Written by Amy Beecham
If your friend only ever replies or your work colleague doesn’t respect your boundaries, you could be in a one-sided relationship. Here, a psychotherapist explains how to deal with the imbalance.
Ebbs and flows are part of the natural course of any relationship. Sometimes, all we want is to be around the other person. We’re all in, fully invested, but at other times, when our own lives start to get busy or we begin feeling some distance, they cool off a little. Messages take longer to be replied to, plans end up being cancelled or not made at all.
It’s something we’ve all done and had done to us. But while it’s often completely normal, if you continually feel under-valued or de-prioritised by someone in your life, you could be in a one-sided relationship.
In a recent Instagram post, Amber Elizabeth Smith, a psychotherapist with over 54,000 followers on her account @alifecoloredamber, nailed exactly how to tell when a relationship crosses over that boundary, and what positive action you can take once it does.
How to tell if you’re in a one-sided relationship
“A one-sided relationship occurs when one person does more of the heavy lifting in a key relationship,” explains Smith in the post, whether this is mentally, physically, emotionally or all of the above. These key relationships can also be romantic, friendships, work related and within families.
Smith identifies the signs of an imbalance as a feeling of insecurity about their commitment to you, whatever the context of the relationship. This could look like the other person constantly flaking on you, or not giving you space to express your feelings and thoughts when you do make plans.
A one-sided relationship can be characterised by this communication that only goes one way, whereby your friend or partner doesn’t respond to you sharing your own emotions. You might find yourself lending an ear to listen, but not being listened to yourself, only to have the other person’s trauma dumped on you without being allowed space to do the same. Or you might have a reply-only friend who never does the reaching out or organisation, and who leaves you responsible for making plans and tending to the relationship.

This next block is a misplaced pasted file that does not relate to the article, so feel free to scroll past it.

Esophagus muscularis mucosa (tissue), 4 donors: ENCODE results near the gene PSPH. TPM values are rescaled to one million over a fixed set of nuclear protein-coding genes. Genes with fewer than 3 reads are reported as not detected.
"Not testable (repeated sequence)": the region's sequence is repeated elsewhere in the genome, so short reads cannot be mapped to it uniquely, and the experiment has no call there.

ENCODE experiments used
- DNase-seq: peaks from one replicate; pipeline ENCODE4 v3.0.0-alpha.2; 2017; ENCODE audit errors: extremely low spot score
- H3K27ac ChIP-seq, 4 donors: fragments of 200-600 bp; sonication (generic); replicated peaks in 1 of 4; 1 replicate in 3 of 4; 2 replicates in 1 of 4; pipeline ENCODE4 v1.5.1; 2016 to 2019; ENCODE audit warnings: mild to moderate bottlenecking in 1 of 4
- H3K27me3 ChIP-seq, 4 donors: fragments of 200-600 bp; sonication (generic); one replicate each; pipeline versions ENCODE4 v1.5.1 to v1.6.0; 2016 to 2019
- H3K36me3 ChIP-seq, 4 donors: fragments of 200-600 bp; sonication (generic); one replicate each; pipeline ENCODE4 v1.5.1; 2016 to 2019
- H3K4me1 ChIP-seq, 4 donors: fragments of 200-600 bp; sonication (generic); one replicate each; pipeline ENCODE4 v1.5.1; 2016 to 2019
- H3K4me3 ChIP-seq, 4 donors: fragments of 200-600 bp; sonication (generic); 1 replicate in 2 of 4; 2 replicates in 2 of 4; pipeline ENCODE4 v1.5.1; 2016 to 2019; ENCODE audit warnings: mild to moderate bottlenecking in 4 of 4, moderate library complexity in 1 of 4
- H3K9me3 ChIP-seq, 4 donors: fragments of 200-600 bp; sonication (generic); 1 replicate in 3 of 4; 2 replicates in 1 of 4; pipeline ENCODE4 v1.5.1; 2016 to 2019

In its simplest form, if the relationship feels like it would collapse without you, it’s likely to be one-sided.
Life in 2022 has a lot of stressors to juggle and we’re all increasingly busy, plus there’s a lot of pressure to respond immediately to social contact, which isn’t always healthy. Sometimes we let things slide, accidentally ghost our friends and have to slide back into their DMs with a “sorry and wine is on me” message. And that’s OK.
However, if you’ve come to the realisation that your friendship or relationship is imbalanced, you might start to experience feelings of emptiness or frustration after spending time together, suggests Smith.
If this becomes the case, she suggests asking yourself a simple question: is the relationship worth saving?
How to tackle being in a one-sided relationship
According to Smith, the best way to tackle this is gently, but head-on. “Start with a gentle conversation to see if they notice the imbalance,” she writes. “You’ll need to work together to address the needs and expectations of the relationship to find positive solutions.” However, the other person must be willing to recognise the imbalance and work collaboratively towards change.
Whether this means paying more attention to your feelings, respecting your boundaries more or taking back their share of the relationship load, it’s up to the other person to take some responsibility for their actions, even if they were not intentional.
“I understand that a conversation may be particularly difficult if there is a power dynamic in which speaking up could have detrimental consequences,” Smith says. “In my own personal experience, I have learned that by not speaking up sooner that you may get hurt even worse at the end.
“The bottom line is, feeling under-valued in a relationship hurts. If you are suspecting that you are on the giving side of a one-sided relationship, remember that the other person may not recognise this dynamic. You may discover that you have different attachment styles and have different needs in the relationship, or that the relationship is something you no longer wish to continue to invest so much in.”
Both of those outcomes are perfectly acceptable, as long as you’re both approaching the situation with compassion and maturity.
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